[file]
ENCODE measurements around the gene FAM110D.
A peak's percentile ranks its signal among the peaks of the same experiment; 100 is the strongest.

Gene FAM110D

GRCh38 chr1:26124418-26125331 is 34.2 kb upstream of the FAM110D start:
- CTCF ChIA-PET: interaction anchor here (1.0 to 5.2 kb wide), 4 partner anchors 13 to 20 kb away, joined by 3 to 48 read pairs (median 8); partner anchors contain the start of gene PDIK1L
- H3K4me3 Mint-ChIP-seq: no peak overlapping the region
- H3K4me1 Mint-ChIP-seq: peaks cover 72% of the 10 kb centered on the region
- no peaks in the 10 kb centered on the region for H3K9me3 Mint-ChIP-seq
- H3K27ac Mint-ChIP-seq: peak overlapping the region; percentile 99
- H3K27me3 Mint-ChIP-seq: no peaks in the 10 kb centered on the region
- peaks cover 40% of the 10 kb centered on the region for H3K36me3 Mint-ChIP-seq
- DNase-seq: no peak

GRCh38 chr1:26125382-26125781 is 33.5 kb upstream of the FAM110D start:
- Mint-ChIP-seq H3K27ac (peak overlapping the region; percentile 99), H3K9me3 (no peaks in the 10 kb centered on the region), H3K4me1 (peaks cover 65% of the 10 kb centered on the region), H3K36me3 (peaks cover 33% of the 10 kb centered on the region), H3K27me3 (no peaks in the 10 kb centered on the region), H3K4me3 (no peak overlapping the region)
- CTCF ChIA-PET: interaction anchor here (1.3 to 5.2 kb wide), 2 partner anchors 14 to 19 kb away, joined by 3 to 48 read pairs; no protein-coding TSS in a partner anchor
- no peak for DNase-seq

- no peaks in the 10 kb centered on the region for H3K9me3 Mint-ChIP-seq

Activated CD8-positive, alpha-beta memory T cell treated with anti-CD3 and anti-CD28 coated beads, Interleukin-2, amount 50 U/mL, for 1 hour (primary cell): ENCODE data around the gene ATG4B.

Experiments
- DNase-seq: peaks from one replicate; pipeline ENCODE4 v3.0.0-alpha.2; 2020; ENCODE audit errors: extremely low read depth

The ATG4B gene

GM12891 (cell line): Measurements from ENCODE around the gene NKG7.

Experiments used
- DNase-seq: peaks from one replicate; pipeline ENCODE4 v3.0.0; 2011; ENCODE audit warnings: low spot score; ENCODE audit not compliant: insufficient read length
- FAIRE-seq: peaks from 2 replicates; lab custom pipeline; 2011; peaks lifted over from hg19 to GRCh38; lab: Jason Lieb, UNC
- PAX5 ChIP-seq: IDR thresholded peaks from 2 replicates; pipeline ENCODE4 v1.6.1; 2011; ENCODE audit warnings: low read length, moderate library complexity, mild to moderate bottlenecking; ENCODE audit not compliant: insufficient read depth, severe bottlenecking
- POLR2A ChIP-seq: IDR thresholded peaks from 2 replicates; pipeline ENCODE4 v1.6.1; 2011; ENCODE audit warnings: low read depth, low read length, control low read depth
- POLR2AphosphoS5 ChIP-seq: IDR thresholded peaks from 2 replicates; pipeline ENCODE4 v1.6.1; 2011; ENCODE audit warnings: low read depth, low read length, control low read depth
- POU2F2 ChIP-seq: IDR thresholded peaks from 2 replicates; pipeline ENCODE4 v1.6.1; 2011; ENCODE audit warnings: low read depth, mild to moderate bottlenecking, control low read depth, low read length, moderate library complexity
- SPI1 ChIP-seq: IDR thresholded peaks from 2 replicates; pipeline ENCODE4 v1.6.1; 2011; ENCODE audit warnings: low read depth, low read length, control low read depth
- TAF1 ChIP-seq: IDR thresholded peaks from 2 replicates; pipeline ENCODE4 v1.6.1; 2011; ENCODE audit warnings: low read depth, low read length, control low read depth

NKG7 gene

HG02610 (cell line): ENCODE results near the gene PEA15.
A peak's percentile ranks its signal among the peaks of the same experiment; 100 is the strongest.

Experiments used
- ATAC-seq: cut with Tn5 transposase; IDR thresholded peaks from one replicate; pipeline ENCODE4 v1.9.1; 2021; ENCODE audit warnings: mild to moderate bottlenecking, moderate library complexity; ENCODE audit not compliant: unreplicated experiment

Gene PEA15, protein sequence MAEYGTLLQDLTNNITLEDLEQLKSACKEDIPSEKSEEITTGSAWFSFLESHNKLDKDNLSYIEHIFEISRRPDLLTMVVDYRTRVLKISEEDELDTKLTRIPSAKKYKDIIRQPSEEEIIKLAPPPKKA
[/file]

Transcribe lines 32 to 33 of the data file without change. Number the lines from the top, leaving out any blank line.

NKG7 gene

HG02610 (cell line): ENCODE results near the gene PEA15.